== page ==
Harshaw is a mostly-abandoned ghost town in Santa Cruz County, just south of the town of Patagonia. Harshaw appears to have a few residents and has a few remaining buildings to see.
In 1877, a rancher by the name of David Tecumseh Harshaw had his cattle grazing on designated Apache land. It was at this point that Indian Agent Jeffords told him to move his cows. Harshaw complied and relocated his herd west to the present site of Harshaw.
Because Harshaw was interested in mining, and because he happened to relocate nearly on top of a rich silver vein, it was destined for Harshaw to strike it rich. The Hermosa Mine was established in 1877. Harshaw sold his claims a couple of years later to the Hermosa Mining Company of New York who built a 20-stamp mill at the mine. Its peak came in 1880 in which the mine reported a $365,654 earnings in just four short months. During this prime time, 150 men were working the mine and the town had 2,000 residents. The town had stores, hotels, up to 30 saloons, and even a newspaper – the Arizona Bullion.
The triumph at Harshaw was short lived however. A freak thunderstorm caused a fire and in turn, damage to several buildings. The quality of ore coming out of the Hermosa plummeted shortly after. By 1882, over 150 of the 200 buildings had been abandoned.
In 1887, James Finley of Tucson purchased the claim for $600. The town sprung back to life on a smaller scale up to about 100 citizens, however still held “modern” amenities like a school, a few saloons, and a blacksmith shop. Finley worked the mine and built a prominent brick house for his family (which still stands today). He died in 1903. With the value of silver declining, the town had become abandoned by 1909.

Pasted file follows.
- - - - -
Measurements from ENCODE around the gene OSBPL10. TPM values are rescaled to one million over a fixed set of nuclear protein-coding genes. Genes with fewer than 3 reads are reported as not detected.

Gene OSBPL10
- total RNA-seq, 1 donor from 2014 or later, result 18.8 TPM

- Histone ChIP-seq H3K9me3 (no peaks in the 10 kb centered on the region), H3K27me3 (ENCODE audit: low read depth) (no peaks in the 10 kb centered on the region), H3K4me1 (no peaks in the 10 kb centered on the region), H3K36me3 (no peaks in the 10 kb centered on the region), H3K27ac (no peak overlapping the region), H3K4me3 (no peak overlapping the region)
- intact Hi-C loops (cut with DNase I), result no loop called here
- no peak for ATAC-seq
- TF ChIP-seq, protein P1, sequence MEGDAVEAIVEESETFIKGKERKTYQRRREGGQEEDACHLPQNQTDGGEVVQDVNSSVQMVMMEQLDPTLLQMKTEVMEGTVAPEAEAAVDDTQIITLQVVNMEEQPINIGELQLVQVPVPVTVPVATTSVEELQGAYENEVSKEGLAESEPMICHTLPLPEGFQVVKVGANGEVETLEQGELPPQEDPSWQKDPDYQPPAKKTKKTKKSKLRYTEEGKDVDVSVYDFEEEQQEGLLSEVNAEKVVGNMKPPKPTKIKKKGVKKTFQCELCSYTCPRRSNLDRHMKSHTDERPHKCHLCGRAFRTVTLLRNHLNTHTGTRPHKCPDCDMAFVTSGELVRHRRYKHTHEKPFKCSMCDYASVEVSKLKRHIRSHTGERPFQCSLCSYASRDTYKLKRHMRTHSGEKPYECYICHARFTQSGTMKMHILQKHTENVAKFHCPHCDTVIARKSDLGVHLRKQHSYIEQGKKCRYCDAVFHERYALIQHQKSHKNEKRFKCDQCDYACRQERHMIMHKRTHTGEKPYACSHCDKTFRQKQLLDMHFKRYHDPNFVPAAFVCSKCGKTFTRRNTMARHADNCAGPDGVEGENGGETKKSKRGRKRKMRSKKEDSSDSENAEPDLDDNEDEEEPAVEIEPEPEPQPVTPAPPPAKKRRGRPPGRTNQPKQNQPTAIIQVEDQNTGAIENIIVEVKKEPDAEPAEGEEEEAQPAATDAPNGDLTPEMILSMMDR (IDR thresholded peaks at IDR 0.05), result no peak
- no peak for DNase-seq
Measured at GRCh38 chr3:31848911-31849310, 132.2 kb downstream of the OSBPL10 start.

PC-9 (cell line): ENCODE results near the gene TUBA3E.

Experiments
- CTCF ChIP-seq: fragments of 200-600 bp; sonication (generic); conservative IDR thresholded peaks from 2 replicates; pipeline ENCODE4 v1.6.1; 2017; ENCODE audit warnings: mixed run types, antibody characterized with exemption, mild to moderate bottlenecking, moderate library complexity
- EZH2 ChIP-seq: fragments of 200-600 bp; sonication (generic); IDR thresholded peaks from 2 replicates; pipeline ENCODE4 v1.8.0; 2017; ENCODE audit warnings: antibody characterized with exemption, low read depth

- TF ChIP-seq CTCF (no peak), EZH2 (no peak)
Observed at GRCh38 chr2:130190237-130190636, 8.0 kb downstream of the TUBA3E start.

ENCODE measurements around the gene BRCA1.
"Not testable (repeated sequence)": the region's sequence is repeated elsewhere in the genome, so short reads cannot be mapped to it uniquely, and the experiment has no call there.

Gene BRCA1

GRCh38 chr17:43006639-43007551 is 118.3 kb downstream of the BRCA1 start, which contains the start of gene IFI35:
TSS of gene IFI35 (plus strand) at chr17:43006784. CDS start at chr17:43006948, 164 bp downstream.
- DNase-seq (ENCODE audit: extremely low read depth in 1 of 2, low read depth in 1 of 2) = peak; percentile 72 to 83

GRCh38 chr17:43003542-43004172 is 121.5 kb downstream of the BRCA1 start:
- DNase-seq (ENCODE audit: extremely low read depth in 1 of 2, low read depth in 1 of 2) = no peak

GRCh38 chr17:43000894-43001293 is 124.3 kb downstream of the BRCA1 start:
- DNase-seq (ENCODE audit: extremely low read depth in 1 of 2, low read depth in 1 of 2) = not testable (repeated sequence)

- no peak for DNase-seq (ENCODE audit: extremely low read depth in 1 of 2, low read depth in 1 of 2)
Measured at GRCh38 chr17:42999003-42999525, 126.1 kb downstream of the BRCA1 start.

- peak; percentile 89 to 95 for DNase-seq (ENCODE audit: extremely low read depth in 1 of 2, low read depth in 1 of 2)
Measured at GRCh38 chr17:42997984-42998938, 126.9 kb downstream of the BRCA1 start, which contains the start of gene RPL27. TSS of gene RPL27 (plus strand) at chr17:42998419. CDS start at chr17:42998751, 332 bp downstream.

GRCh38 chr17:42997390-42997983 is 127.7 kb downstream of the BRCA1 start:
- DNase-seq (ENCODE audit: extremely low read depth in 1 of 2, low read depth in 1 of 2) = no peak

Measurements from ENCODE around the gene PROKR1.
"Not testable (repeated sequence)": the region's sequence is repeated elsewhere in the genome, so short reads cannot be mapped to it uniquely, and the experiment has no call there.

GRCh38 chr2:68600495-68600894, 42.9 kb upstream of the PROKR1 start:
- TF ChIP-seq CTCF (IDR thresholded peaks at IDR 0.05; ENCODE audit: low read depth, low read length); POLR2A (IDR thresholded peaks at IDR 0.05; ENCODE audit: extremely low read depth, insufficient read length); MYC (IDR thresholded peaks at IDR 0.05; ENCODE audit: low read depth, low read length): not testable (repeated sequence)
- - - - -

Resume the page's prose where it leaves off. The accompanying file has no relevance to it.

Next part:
From 1937-1956, the Arizona Smelting and Refining Company (ASARCO) operated two mines in the area. After this however, the town has become nearly abandoned with only a few residents remaining today. Today, at Harshaw there are a few building left to see. Follow Harshaw Rd. south from Patagonia. A U.S. Forest Service sign marks the beginning of the town, then follow the “main” road back to see the rest. There is a cemetery west of Harshaw across the road.
Sherman, James E., and Barbara H. Sherman. Ghost Towns of Arizona. Norman: University of Oklahoma, 1969. 76-77. Print.
Varney, Philip. Arizona Ghost Towns and Mining Camps. Phoenix, AZ: Arizona Dept. of Transportation, State of Arizona, 1994. 109-10. Print.